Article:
Ottney: End of watchWritten by Sarah Ottney | Editor in Chief | email@example.com
“Night gathers, and now my watch begins,” starts the oath of the Night’s Watch in George R.R. Martin’s “A Song of Ice and Fire” series, chronicled on HBO as “Game of Thrones.”
“It shall not end until my death. I shall take no wife, hold no lands, father no children. I shall wear no crowns and win no glory. I shall live and die at my post. I am the sword in the darkness. I am the watcher on the walls. I am the fire that burns against the cold, the light that brings the dawn, the horn that wakes the sleepers, the shield that guards the realms of men. I pledge my life and honor to the Night’s Watch, for this night and all the nights to come.”
The first time I read the oath, I was struck by how closely it mirrored the watchdog tenet of journalism.
Like the “black brothers” of the Night’s Watch, the best journalists are bold, resolute and a little rough around the edges. There’s adventure and exploration to be had. But mostly there’s the thankless, messy toiling at the edge of the world, peering into places most people would rather not look, keeping the white walkers of corruption and the snarks and grumpkins of misconduct at bay.
The more eyes watching, ears listening and mouths asking questions, the more investigating, informing and explaining that can be done. The more stories that can be told. Any voice silenced, any critic squelched, any channel of information blocked is to the detriment of all.
PUBLISHER’S STATEMENT: Pounds: Toledo Free Press to close
Can you picture Toledo without Toledo Free Press?
For some, it won’t be hard. Even after a decade in print, we still occasionally come across those who’ve never heard of us. For our longtime readers and loyal advertisers, it might be disappointing, even distressing. For some of our employees and contributors, it will be devastating. A few in the community will celebrate.
But it should give all of us pause.
Empty racks. Bare driveways. One fewer reporter and photographer taking notes at City Council meetings, court hearings, gallery openings, ribbon-cuttings, community events and more. A locked building. A website and social media pages gone still. These will be the more obvious, outward signs. But the more insidious consequence is the silencing of a voice.
It’s no secret that print media, particularly newspapers, is struggling and has been for years. But while its future is unclear, the need for oversight is still there and it’s more pressing than ever.
In some ways, TFP has balanced Toledo’s print media community in a way that no one else has, and no one may ever have the guts or opportunity to do again. We provided a check, an additional voice, an alternative voice and — most critically — a truly independent voice.
TFP is local, community-driven newspaper: of, by and especially for Toledoans and the region. In my four years here, I witnessed firsthand this paper walk its talk and truly strive to embody that other oft-quoted tenet of giving a voice to the voiceless.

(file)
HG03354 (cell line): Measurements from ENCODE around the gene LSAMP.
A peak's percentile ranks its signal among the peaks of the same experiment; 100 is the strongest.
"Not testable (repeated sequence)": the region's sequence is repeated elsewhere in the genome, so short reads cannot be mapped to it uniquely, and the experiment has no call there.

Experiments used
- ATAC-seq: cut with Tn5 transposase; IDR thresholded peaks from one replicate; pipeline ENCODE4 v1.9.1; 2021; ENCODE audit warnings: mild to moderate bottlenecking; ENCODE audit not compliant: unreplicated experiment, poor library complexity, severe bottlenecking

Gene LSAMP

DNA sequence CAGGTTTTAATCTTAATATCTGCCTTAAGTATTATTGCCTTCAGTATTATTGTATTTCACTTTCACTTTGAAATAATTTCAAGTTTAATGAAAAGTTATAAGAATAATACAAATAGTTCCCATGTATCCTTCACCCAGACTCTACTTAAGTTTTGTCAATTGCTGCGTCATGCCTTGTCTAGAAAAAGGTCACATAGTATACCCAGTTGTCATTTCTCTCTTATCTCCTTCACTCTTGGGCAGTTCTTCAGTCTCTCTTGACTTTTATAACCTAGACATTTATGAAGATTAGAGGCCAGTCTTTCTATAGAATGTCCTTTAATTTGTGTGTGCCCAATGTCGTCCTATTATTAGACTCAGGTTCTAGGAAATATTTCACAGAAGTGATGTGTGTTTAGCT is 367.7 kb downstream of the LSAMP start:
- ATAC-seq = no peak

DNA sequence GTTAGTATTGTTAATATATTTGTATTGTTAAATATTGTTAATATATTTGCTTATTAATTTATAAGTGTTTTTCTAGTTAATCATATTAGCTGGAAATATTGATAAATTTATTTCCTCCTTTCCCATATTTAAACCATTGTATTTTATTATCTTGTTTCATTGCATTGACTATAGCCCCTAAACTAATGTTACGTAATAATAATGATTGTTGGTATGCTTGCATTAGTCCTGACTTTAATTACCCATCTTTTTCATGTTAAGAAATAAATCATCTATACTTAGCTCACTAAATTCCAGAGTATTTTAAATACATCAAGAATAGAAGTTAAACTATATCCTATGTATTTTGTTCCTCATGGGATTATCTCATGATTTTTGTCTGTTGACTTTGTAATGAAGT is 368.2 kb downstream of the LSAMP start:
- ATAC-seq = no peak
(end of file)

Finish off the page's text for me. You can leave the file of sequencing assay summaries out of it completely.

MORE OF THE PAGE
“How long has it been since you felt any ownership in the Toledo print media?” founding Editor in Chief Michael S. Miller asked in his inaugural TFP column March 16, 2005. “If you answered, ‘I own it now,’ you’re not our intended audience.”
TFP offered weekly space for columns discussing comic books, local hip-hop, regional history and more. We regularly covered LGBTQ issues, opened our editorial pages to guest columnists and championed nonprofit causes. Who will step up now and give these communities a voice?
What message does it send to the college students who planned to intern with us this summer that the paper folded before they ever arrived? Seeing the instability of the profession, many would-be journalists may change majors or career paths. Would one of them have won a Pulitzer Prize? Would one of them have requested public records, crunched some numbers and exposed an abuse of public trust? It’s not an easy career, but it’s gratifying and it’s important.
People might be shocked by TFP’s absence at first. Some will lament the loss. But they’ll move on. At the end of the day, most will shrug their shoulders and say, “Well, it’s a newspaper in the 21st century.” We’ll join the long line of Toledo businesses that have succumbed to industry upheavals, competitive pressures or simply changing times.
It’s true that in the long history and longer future of this city, 10 years is but a blip on the radar. But I like to think we’ll leave a bigger legacy than that.
This paper was a litmus test of sorts for Toledo. Does this city want to take risks and give new and different voices a chance? Or does it want to stick to the safe and scripted status quo? The fact that so many felt threatened by the existence of this publication and its voices speaks to the fear and the conditioned acceptance of the status quo. I hurt now. But going forward, I think the loss will hurt Toledo more, in ways big and small, ways many don’t yet recognize.
Competition drives innovation and makes any industry more robust. Every outlet has a role to play; print, television, radio, blogs and the voices of citizen journalists all add to the conversation. The fewer the players, the more complacent and less vigilant those that remain. The loss of Toledo Free Press means fewer checks and balances. One less “watcher on the wall.” And a less free press.
Sarah Ottney is Editor in Chief at Toledo Free Press. She can be reached at firstname.lastname@example.org.